As the United States entered World War One in April of 1917, the government tasked artists with creating posters encouraging Americans to embrace the "Great War."
New York became a hub for wartime inspired art and propaganda with artists conceiving posters meant to evoke varying emotions ranging from love of country to fear of the enemy. An estimated 20 million copies of over 2,500 posters were dispersed across the country and helped establish a now-classic "American" artistic aesthetic.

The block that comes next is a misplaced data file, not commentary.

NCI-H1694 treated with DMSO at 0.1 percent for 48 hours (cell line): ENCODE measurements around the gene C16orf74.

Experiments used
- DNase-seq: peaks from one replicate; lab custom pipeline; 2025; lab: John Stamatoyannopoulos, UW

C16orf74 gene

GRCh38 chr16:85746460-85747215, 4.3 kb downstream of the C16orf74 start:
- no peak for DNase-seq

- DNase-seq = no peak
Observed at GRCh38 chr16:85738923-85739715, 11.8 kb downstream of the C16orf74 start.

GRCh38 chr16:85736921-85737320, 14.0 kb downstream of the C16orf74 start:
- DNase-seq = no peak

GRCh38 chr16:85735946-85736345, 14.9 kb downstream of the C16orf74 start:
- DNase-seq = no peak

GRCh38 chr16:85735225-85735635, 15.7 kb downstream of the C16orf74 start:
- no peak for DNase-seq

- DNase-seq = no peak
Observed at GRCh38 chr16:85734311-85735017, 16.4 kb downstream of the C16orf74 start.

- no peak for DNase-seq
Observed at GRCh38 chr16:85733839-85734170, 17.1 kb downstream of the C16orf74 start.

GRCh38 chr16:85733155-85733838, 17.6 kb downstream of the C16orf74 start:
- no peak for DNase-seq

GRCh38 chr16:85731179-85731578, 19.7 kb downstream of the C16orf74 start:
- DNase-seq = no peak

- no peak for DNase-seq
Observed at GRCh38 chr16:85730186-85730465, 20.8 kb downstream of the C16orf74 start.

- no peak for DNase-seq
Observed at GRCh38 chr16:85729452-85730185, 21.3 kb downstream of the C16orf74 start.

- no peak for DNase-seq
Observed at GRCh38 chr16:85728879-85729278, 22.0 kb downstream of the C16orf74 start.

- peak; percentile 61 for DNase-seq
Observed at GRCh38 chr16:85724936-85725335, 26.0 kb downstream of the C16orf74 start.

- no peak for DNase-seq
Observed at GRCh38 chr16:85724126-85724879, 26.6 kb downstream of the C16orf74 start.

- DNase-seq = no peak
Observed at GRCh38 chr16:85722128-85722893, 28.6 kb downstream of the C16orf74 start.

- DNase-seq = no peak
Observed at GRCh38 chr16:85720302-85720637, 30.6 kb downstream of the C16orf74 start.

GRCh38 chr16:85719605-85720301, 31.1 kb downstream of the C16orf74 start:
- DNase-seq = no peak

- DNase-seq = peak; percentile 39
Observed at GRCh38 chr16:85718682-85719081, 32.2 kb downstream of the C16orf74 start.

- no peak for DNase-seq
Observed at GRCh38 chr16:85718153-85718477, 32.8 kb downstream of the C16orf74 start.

Currently on display at the Museum of the City of New York is Posters and Patriotism: Selling WWI in New York, an exhibit offering more than 60 examples of wartime art from the Museum's collection, many of the illustrations on public display for the first time. The show examines the rhetoric present as the United States entered the First World War and the common themes that emerge in America during times of conflict: patriotism, nationalism, freedom of expression and xenophobia.
Here, a selection of posters from the exhibition, which will open through October 9, 2017: